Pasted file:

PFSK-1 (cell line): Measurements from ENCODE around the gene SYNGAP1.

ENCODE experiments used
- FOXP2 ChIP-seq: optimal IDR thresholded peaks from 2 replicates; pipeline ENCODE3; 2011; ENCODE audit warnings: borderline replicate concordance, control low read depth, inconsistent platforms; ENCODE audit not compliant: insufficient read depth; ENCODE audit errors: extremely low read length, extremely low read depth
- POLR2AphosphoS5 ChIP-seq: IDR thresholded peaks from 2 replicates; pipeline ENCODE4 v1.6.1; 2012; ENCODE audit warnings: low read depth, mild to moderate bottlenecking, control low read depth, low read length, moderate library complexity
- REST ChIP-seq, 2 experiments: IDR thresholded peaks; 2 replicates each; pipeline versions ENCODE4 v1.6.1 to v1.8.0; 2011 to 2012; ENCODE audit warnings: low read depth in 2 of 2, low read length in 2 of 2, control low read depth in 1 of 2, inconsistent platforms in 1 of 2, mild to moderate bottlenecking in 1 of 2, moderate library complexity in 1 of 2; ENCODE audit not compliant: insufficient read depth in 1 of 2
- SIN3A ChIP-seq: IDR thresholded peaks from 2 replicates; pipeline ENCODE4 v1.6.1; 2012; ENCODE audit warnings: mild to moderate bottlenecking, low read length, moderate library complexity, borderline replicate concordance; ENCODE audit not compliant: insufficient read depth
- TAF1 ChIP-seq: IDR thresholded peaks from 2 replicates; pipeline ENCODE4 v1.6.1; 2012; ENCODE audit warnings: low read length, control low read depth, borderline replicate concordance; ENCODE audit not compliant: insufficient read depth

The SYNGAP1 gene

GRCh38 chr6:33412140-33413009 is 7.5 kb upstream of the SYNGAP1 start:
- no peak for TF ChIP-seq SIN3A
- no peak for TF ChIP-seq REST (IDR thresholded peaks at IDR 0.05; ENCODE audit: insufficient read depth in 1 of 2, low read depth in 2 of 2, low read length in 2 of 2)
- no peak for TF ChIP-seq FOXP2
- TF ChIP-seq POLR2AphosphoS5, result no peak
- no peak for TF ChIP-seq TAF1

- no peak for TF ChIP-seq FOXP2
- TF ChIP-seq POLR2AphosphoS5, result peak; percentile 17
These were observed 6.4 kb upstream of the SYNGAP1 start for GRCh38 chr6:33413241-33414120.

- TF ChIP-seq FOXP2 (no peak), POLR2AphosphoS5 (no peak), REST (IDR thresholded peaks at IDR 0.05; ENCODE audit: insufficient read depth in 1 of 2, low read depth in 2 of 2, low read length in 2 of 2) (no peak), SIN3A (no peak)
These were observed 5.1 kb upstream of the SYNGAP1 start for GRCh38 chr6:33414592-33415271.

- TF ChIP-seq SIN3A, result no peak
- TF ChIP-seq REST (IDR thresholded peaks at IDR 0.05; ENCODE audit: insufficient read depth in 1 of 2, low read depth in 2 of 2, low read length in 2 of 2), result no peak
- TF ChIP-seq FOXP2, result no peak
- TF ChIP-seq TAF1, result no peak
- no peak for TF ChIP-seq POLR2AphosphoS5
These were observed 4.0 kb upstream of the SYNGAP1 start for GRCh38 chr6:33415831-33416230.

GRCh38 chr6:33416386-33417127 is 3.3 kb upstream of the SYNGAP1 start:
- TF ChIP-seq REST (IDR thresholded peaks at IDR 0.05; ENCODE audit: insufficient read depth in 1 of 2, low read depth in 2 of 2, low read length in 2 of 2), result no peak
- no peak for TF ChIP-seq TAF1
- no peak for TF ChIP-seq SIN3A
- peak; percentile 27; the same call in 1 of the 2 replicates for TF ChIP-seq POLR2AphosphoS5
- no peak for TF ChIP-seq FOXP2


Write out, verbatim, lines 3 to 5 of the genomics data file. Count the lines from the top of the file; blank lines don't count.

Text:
- FOXP2 ChIP-seq: optimal IDR thresholded peaks from 2 replicates; pipeline ENCODE3; 2011; ENCODE audit warnings: borderline replicate concordance, control low read depth, inconsistent platforms; ENCODE audit not compliant: insufficient read depth; ENCODE audit errors: extremely low read length, extremely low read depth
- POLR2AphosphoS5 ChIP-seq: IDR thresholded peaks from 2 replicates; pipeline ENCODE4 v1.6.1; 2012; ENCODE audit warnings: low read depth, mild to moderate bottlenecking, control low read depth, low read length, moderate library complexity
- REST ChIP-seq, 2 experiments: IDR thresholded peaks; 2 replicates each; pipeline versions ENCODE4 v1.6.1 to v1.8.0; 2011 to 2012; ENCODE audit warnings: low read depth in 2 of 2, low read length in 2 of 2, control low read depth in 1 of 2, inconsistent platforms in 1 of 2, mild to moderate bottlenecking in 1 of 2, moderate library complexity in 1 of 2; ENCODE audit not compliant: insufficient read depth in 1 of 2